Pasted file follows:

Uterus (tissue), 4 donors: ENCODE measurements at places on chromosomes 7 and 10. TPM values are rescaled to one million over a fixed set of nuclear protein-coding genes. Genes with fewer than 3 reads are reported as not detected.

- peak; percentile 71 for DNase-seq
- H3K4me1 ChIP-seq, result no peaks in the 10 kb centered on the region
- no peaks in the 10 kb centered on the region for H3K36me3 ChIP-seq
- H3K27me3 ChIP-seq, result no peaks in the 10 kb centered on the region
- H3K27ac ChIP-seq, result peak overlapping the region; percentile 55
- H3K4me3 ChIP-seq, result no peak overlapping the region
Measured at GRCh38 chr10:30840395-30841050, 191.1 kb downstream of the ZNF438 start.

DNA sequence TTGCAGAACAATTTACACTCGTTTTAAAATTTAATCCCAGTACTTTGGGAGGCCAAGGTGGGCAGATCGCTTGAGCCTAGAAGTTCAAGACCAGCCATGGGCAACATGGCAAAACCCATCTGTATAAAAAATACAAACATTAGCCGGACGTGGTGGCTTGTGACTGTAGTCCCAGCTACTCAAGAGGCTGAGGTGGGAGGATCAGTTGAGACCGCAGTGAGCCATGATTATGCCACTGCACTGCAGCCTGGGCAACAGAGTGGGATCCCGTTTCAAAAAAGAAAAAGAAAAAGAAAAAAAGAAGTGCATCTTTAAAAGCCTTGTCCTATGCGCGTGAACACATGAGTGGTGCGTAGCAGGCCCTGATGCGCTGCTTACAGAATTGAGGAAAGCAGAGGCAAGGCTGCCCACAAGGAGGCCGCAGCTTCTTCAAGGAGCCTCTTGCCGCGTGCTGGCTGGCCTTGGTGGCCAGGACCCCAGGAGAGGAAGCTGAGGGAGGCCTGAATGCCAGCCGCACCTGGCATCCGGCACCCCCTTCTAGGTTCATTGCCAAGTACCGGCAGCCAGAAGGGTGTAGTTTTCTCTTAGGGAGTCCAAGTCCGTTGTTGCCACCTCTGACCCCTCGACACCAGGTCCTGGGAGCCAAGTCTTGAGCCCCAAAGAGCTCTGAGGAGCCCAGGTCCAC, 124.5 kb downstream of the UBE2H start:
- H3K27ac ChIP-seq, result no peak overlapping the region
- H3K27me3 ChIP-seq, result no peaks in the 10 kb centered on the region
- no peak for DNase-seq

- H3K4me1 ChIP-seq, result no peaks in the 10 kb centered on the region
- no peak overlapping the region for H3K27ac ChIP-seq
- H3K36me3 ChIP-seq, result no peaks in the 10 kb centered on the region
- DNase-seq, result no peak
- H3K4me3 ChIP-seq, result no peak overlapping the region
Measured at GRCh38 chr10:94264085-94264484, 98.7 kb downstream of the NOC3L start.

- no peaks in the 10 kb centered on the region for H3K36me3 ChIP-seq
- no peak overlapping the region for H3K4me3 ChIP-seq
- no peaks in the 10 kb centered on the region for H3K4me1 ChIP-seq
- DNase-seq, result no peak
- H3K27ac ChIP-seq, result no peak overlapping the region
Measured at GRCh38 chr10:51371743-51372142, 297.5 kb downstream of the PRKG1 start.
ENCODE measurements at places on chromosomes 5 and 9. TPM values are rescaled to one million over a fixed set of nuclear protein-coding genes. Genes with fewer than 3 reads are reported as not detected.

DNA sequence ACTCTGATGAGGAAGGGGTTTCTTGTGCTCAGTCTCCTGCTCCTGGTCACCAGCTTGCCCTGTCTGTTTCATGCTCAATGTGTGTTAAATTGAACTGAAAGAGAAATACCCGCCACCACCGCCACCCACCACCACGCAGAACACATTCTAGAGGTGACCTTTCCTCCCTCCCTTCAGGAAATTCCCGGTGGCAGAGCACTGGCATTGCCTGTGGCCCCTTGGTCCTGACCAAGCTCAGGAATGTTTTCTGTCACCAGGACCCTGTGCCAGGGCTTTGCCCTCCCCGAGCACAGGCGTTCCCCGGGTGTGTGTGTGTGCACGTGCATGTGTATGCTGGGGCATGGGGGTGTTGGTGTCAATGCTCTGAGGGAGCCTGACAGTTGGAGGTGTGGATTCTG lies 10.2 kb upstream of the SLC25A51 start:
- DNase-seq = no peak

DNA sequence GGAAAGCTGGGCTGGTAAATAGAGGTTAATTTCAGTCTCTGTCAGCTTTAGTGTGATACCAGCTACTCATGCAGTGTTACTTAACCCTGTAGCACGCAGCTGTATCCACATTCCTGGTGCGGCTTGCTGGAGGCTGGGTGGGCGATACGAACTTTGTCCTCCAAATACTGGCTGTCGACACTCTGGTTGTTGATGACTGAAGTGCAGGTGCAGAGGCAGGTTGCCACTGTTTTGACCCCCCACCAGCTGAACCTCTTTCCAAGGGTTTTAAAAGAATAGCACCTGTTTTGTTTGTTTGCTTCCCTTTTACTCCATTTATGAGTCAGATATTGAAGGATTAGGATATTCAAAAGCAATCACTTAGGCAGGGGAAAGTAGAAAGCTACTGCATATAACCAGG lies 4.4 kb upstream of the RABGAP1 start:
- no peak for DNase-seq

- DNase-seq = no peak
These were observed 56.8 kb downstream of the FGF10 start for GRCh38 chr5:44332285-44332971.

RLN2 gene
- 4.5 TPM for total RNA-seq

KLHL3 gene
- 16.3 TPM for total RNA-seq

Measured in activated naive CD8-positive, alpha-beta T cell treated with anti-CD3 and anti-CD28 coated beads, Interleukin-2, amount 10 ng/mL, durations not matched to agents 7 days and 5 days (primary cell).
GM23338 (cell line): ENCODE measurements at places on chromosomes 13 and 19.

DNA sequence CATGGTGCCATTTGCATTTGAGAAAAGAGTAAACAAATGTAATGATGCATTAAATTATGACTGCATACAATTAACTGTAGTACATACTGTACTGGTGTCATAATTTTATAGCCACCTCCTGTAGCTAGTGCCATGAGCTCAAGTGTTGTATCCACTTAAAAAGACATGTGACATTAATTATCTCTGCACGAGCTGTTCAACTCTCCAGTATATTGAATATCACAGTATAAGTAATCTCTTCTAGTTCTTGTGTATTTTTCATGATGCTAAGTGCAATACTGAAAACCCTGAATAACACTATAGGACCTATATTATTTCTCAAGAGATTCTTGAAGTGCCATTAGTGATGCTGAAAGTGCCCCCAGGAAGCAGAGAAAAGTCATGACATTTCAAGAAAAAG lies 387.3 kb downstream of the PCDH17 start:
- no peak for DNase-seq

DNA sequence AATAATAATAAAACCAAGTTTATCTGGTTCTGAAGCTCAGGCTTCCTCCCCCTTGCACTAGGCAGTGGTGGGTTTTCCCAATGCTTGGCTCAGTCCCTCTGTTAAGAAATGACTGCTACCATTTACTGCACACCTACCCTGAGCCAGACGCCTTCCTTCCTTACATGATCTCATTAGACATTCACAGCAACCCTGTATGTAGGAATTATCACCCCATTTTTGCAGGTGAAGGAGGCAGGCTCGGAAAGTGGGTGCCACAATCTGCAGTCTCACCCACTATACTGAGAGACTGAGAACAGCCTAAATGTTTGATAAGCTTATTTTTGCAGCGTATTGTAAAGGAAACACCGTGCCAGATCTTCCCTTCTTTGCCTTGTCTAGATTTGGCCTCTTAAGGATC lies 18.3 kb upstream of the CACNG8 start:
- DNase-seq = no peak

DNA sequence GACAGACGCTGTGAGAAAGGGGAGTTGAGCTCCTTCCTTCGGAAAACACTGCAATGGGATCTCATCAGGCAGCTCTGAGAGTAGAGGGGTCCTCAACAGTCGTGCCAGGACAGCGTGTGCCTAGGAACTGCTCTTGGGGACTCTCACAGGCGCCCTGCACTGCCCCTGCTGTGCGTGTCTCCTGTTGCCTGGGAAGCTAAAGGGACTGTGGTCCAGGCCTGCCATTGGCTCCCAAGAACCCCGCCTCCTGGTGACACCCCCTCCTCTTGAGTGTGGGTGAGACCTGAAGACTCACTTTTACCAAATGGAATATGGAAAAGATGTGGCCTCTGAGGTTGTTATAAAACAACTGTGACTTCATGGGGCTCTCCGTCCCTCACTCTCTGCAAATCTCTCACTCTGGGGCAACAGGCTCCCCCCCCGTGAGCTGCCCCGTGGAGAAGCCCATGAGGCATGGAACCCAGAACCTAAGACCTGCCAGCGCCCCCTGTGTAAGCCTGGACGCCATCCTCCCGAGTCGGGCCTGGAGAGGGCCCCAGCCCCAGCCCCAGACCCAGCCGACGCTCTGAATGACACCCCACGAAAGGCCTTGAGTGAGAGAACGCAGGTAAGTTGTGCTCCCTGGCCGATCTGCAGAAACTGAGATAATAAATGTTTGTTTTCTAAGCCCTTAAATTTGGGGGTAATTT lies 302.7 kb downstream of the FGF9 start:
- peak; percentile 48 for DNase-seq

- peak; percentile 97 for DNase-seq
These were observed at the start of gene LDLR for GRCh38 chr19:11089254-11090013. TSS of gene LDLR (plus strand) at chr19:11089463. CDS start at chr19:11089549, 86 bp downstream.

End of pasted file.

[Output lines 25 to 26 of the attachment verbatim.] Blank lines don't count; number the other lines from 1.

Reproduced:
ENCODE measurements at places on chromosomes 5 and 9. TPM values are rescaled to one million over a fixed set of nuclear protein-coding genes. Genes with fewer than 3 reads are reported as not detected.

DNA sequence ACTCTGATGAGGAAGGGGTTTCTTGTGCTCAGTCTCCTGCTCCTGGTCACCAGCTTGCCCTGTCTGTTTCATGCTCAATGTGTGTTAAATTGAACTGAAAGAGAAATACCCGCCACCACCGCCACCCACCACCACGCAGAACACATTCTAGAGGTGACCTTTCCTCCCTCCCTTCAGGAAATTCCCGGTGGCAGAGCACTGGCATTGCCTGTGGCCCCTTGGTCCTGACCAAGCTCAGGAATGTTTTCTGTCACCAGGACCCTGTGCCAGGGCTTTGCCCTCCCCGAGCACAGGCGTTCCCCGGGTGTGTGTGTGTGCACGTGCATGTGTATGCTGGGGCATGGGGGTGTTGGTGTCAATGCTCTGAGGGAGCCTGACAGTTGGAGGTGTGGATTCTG lies 10.2 kb upstream of the SLC25A51 start: